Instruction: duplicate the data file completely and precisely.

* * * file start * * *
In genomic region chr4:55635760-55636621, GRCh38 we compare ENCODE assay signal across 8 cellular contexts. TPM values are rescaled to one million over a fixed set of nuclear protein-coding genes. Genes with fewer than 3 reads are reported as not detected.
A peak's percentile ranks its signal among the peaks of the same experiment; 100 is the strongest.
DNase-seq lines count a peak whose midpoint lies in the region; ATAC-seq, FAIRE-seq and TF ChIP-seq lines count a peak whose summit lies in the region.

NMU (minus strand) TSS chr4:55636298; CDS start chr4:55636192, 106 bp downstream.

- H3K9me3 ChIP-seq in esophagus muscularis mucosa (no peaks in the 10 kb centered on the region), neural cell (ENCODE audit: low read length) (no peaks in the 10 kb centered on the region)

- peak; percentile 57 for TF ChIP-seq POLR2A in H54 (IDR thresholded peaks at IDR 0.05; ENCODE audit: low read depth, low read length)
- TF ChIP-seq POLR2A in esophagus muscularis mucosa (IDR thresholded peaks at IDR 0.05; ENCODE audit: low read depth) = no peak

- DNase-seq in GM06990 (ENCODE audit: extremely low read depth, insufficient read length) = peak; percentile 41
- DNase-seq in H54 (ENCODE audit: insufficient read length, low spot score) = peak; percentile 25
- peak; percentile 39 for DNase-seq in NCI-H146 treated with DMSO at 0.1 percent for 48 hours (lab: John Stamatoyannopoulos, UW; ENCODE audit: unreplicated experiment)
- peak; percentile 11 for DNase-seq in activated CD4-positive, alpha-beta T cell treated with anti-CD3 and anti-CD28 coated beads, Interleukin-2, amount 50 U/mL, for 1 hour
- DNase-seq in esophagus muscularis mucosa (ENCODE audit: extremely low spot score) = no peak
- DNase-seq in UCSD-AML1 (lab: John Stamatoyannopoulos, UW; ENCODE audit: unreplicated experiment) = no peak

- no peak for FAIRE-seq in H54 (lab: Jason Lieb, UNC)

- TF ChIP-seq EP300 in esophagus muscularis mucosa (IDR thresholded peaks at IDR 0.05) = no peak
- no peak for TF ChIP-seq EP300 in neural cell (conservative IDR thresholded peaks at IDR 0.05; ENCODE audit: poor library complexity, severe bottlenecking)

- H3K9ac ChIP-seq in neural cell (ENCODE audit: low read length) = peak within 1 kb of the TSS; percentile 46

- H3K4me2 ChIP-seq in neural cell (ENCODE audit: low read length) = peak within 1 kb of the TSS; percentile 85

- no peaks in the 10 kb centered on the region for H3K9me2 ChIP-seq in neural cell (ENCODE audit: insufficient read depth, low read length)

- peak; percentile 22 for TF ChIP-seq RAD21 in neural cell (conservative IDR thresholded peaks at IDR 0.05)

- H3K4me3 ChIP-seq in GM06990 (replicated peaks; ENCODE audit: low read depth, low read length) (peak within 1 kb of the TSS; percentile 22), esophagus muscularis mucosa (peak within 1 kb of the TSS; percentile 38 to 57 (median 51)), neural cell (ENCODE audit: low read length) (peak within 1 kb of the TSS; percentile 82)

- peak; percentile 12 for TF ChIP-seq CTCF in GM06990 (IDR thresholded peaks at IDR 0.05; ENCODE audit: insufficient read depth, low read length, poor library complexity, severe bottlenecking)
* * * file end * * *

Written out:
In genomic region chr4:55635760-55636621, GRCh38 we compare ENCODE assay signal across 8 cellular contexts. TPM values are rescaled to one million over a fixed set of nuclear protein-coding genes. Genes with fewer than 3 reads are reported as not detected.
A peak's percentile ranks its signal among the peaks of the same experiment; 100 is the strongest.
DNase-seq lines count a peak whose midpoint lies in the region; ATAC-seq, FAIRE-seq and TF ChIP-seq lines count a peak whose summit lies in the region.

NMU (minus strand) TSS chr4:55636298; CDS start chr4:55636192, 106 bp downstream.

- H3K9me3 ChIP-seq in esophagus muscularis mucosa (no peaks in the 10 kb centered on the region), neural cell (ENCODE audit: low read length) (no peaks in the 10 kb centered on the region)

- peak; percentile 57 for TF ChIP-seq POLR2A in H54 (IDR thresholded peaks at IDR 0.05; ENCODE audit: low read depth, low read length)
- TF ChIP-seq POLR2A in esophagus muscularis mucosa (IDR thresholded peaks at IDR 0.05; ENCODE audit: low read depth) = no peak

- DNase-seq in GM06990 (ENCODE audit: extremely low read depth, insufficient read length) = peak; percentile 41
- DNase-seq in H54 (ENCODE audit: insufficient read length, low spot score) = peak; percentile 25
- peak; percentile 39 for DNase-seq in NCI-H146 treated with DMSO at 0.1 percent for 48 hours (lab: John Stamatoyannopoulos, UW; ENCODE audit: unreplicated experiment)
- peak; percentile 11 for DNase-seq in activated CD4-positive, alpha-beta T cell treated with anti-CD3 and anti-CD28 coated beads, Interleukin-2, amount 50 U/mL, for 1 hour
- DNase-seq in esophagus muscularis mucosa (ENCODE audit: extremely low spot score) = no peak
- DNase-seq in UCSD-AML1 (lab: John Stamatoyannopoulos, UW; ENCODE audit: unreplicated experiment) = no peak

- no peak for FAIRE-seq in H54 (lab: Jason Lieb, UNC)

- TF ChIP-seq EP300 in esophagus muscularis mucosa (IDR thresholded peaks at IDR 0.05) = no peak
- no peak for TF ChIP-seq EP300 in neural cell (conservative IDR thresholded peaks at IDR 0.05; ENCODE audit: poor library complexity, severe bottlenecking)

- H3K9ac ChIP-seq in neural cell (ENCODE audit: low read length) = peak within 1 kb of the TSS; percentile 46

- H3K4me2 ChIP-seq in neural cell (ENCODE audit: low read length) = peak within 1 kb of the TSS; percentile 85

- no peaks in the 10 kb centered on the region for H3K9me2 ChIP-seq in neural cell (ENCODE audit: insufficient read depth, low read length)

- peak; percentile 22 for TF ChIP-seq RAD21 in neural cell (conservative IDR thresholded peaks at IDR 0.05)

- H3K4me3 ChIP-seq in GM06990 (replicated peaks; ENCODE audit: low read depth, low read length) (peak within 1 kb of the TSS; percentile 22), esophagus muscularis mucosa (peak within 1 kb of the TSS; percentile 38 to 57 (median 51)), neural cell (ENCODE audit: low read length) (peak within 1 kb of the TSS; percentile 82)

- peak; percentile 12 for TF ChIP-seq CTCF in GM06990 (IDR thresholded peaks at IDR 0.05; ENCODE audit: insufficient read depth, low read length, poor library complexity, severe bottlenecking)